There was also a big bunch of concord grapes in my refrigerator (or at least it was a big bunch before I started popping them like candy), and a quick flip through some cookbooks revealed the perfect solution to my dessert dilemma--Smitten Kitchen's olive oil ricotta cake with concord grape coulis. Decidedly an everyday cake, this dessert isn't frosted or fancy, but it's a very sweet way to end an ordinary day. And it pairs perfectly with hard hitting political news teen vampire drama. Yum.

Olive Oil Ricotta Cake with Concord Grape Sauce 
Recipe from The Smitten Kitchen Cookbook

1 cup ricotta
1/3 cup olive oil
1/2 teaspoon finely grated lemon zest
1 cup granulated sugar
2 large eggs
1 1/4 cups all purpose flour
1 1/2 teaspoons baking powder
1/4 teaspoon baking soda
rounded 1/4 teaspoon kosher salt

2 cups concord grapes
2/3 cups water
3 tablespoons granulated sugar
1 tablespoon lemon juice
pinch of salt

Preheat the oven to 350. Butter a 9-inch springform pan and line the bottom with a round of parchment paper. Butter the parchment. In a large bowl, whisk ricotta, olive oil, lemon zest and sugar. Add the eggs one at a time. Sift the flour, baking soda, baking powder and salt directly over the wet ingredients, and mix with a spatula until just combined. Pour the batter into the prepared pan, and bake for 30 minutes, or until the top and sides of the cake are golden, and a knife or tester inserted in the center comes out with just a few crumbs attached. Let the cake cool in the pan for 10 minutes, then turn out onto a wire rack to cool completely.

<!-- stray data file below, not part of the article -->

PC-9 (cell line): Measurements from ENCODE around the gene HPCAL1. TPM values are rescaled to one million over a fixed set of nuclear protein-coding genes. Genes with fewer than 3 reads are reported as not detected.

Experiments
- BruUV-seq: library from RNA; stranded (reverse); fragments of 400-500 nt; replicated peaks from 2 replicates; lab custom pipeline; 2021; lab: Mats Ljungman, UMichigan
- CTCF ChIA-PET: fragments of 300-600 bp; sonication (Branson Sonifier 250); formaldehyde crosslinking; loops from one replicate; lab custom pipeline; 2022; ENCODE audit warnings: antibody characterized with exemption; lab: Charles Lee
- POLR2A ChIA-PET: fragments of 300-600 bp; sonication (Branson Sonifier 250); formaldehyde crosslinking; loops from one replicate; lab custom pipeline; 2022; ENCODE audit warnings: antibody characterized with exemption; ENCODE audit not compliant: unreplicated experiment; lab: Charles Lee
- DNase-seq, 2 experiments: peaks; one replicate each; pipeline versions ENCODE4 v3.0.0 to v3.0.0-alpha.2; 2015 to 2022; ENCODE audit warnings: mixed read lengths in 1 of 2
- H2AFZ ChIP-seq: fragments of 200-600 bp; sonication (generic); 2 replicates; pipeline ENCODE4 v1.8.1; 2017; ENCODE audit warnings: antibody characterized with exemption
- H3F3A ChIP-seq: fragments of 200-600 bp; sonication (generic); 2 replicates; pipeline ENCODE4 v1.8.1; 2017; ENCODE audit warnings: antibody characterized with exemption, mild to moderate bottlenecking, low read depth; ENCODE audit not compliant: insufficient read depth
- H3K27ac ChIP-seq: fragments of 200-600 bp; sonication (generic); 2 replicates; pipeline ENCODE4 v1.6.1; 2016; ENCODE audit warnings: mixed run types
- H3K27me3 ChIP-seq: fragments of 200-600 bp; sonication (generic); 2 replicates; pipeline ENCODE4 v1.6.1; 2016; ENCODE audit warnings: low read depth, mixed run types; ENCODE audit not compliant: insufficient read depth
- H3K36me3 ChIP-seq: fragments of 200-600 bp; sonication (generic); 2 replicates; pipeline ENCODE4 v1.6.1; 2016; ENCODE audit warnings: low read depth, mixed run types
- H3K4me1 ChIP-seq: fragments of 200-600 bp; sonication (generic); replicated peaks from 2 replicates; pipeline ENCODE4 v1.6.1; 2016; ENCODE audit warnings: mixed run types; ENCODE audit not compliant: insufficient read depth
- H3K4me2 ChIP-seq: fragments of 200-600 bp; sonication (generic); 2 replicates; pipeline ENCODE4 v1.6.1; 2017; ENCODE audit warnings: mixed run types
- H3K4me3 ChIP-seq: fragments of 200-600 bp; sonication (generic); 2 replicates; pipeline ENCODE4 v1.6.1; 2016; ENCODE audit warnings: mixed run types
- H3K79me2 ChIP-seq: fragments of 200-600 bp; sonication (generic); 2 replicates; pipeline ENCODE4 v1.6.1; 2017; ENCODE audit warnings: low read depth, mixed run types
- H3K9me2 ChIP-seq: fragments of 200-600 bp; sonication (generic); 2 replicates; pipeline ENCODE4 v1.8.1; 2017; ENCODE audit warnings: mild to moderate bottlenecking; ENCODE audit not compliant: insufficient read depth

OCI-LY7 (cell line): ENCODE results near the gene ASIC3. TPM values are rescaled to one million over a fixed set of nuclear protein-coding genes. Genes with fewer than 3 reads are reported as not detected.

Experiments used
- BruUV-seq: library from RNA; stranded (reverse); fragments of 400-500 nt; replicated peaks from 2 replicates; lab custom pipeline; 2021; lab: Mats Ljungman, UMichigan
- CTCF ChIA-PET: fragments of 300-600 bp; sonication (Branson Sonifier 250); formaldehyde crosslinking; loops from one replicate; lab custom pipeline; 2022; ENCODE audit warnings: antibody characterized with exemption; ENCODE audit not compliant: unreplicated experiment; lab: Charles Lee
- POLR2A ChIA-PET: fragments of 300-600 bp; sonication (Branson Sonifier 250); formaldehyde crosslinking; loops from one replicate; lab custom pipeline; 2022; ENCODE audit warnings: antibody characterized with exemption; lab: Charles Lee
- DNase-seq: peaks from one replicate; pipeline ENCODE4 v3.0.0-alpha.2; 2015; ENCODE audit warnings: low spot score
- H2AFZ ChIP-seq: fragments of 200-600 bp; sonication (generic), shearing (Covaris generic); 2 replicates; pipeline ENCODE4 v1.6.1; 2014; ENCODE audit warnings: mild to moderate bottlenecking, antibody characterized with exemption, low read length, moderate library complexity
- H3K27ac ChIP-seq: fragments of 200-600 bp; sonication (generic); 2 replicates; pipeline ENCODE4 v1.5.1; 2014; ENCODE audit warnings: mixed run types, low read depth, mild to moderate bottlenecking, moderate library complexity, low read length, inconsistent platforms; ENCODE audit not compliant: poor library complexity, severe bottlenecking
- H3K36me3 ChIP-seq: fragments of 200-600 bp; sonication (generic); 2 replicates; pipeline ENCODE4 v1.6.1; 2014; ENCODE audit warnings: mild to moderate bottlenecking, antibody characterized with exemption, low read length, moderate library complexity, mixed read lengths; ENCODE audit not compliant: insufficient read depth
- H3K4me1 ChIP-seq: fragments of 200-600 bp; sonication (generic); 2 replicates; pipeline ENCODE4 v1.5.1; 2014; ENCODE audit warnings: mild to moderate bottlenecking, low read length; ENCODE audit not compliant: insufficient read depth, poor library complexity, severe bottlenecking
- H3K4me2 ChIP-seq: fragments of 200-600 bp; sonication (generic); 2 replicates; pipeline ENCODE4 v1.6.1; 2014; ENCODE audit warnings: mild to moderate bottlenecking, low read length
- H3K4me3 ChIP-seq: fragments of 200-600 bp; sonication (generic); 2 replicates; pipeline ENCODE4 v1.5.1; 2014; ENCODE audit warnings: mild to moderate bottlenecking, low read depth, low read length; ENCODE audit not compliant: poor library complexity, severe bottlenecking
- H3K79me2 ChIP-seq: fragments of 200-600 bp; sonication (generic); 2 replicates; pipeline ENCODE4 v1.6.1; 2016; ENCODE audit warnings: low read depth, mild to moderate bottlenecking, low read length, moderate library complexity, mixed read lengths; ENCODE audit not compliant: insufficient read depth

Meanwhile, make the grape sauce. Combine all ingredients in a heavy saucepan over medium high heat and simmer for about five minutes, until the grapes have burst and the sauce has just begun to thicken. You may want to mash the grapes a bit with a wooden spoon as they're simmering. Carefully pour the sauce through a fine mesh strainer to remove the seeds. 

Thursday, August 1, 2013

homemade pinkberry

Among the areas in which my willpower is the weakest, soft-serve frozen yogurt reigns supreme. I'm not saying that I picked my first post-law-school apartment based on its proximity to Pinkberry. . . but let's just say that it didn't hurt. By last month, things had reached a fever pitch. A stop at the frozen yogurt shop had turned from an occasional treat to a near-nightly indulgence and I was loading my cup up with everything from Reese's Pieces to gummi worms (sometimes simultaneously). Clearly it was time to get back to basics. 

I've been chasing the perfect plain frozen yogurt recipe for years, and I think I've finally found my go-to. It's sweet, tangy, and totally delicious. I also love knowing exactly what's going into the dessert I'm inhaling occasionally often okay nightly. While I doubt I'll ever kick the soft-serve habit for good, it's nice to know I can make some in my very own kitchen.

Homemade Pinkberry
Adapted from Epicurious

2/3 cup sugar
scant 1/2 cup corn syrup
1/4 cup water
1/8 teaspoon salt
2 cups plain full-fat or 2% Greek yogurt
1 cup well-shaken buttermilk